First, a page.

In conventional ultrasound, ultrasonic waves are transmitted from a single direction and back-scattered signals alone are received and utilized. In the technology developed, ultrasonic waves are transmitted and received from 360°, including the front and side, and analyzed. By analyzing the intensity and direction of the waves, it is possible to measure indexes on the stiffness, viscosity, and surface roughness of tumor boundaries, as well as visualize micro-calcification in the mammary glands, which was hitherto considered difficult with conventional ultrasound. Thus a comprehensive diagnosis can be achieved by understanding the various characteristics of the tumor such as the tendency for malignant tumors to have rough surfaces. This technology was combined with other Hitachi technology that speeds-up ultrasound analysis by seven-fold*2 , to contribute to improving examination accuracy and reducing measurement time.

(2) Technique enabling accurate measurement even when the breast is distanced from the ultrasonic devices by a vessel

In conventional ultrasound, a jelly is applied to the ultrasonic device (probe) which is then pressed against the breast. In the technology developed, water is used to help the efficient propagation of ultrasonic waves between the doughnut-shaped ultrasonic device and the breast. To prevent virus infection between consecutive people undergoing examination, an exchangeable vessel was employed and the effect of the vessel on ultrasonic wave propagation is compensated in the measurements. This resulted in reducing sterilization time and ensured the provision of a safe and hygienic environment for medical examination.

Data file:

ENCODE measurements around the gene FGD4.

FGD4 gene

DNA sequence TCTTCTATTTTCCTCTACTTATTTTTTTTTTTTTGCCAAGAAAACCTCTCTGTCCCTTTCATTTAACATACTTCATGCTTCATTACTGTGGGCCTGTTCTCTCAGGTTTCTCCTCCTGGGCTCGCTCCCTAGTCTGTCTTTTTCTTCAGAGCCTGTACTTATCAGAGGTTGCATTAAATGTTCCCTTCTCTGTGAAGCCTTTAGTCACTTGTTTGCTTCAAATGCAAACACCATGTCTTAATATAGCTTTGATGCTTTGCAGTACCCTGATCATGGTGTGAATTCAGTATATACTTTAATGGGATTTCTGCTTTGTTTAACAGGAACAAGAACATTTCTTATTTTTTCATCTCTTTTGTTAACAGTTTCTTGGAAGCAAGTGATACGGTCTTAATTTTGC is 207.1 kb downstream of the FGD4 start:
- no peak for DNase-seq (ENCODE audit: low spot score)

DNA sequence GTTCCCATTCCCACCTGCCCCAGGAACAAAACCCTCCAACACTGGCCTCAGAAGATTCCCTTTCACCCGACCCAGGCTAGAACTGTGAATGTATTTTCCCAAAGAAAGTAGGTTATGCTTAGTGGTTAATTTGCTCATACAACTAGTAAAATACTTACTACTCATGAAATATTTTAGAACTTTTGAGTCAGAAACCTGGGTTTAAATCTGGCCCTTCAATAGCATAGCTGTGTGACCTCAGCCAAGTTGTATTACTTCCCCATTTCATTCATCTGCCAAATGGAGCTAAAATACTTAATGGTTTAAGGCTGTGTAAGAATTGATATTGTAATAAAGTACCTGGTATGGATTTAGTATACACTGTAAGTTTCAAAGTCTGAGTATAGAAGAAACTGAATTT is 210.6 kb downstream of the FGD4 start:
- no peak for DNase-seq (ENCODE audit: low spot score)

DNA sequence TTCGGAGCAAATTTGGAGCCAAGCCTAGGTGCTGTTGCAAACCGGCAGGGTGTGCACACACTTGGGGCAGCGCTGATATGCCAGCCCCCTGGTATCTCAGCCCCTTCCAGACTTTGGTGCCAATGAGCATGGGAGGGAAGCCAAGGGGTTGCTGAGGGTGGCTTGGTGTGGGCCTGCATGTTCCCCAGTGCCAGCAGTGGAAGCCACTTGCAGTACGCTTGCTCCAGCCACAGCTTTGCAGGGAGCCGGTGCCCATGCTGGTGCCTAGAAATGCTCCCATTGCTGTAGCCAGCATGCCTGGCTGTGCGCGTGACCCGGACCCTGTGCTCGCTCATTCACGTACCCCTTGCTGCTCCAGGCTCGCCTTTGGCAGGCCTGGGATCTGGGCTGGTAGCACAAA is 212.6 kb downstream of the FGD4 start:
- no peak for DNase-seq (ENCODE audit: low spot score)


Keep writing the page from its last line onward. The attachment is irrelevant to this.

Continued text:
Through collaborative research with Hokkaido University Hospital, Hitachi will work towards the development of clinically viable breast cancer screening equipment based on this technology. A part of this research achievement will be presented at the 90th Academic Meeting of the Japan Society of Ultrasonic Medicine to be held from 26th to 28th May 2017 in Utsunomiya-shi, Tochigi, Japan.

[image]Fig. 2 Detection of tumor detection in dog breast tissue using ultrasound
Fig. 2 Detection of tumor detection in dog breast tissue using ultrasound

GLOBOCAN 2012 (2012).
Technology that quickly and accurate provides characteristics related to the hardness of a tumor by taking into consideration the effect of ultrasonic wave refraction within the body. This technology was presented at the 56th Annual Conference of the Japanese Society for Medical and Biological Engineering (JSMBE) in May 2017.

About Hitachi, Ltd.

Hitachi, Ltd. (TSE: 6501), headquartered in Tokyo, Japan, delivers innovations that answer society's challenges. The company's consolidated revenues for fiscal 2016 (ended March 31, 2017) totaled 9,162.2 billion yen ($81.8 billion). The Hitachi Group is a global leader in the Social Innovation Business, and it has approximately 304,000 employees worldwide. Through collaborative creation, Hitachi is providing solutions to customers in a broad range of sectors, including Power / Energy, Industry / Distribution / Water, Urban Development, and Finance / Government & Public / Healthcare. For more information on Hitachi, please visit the company's website at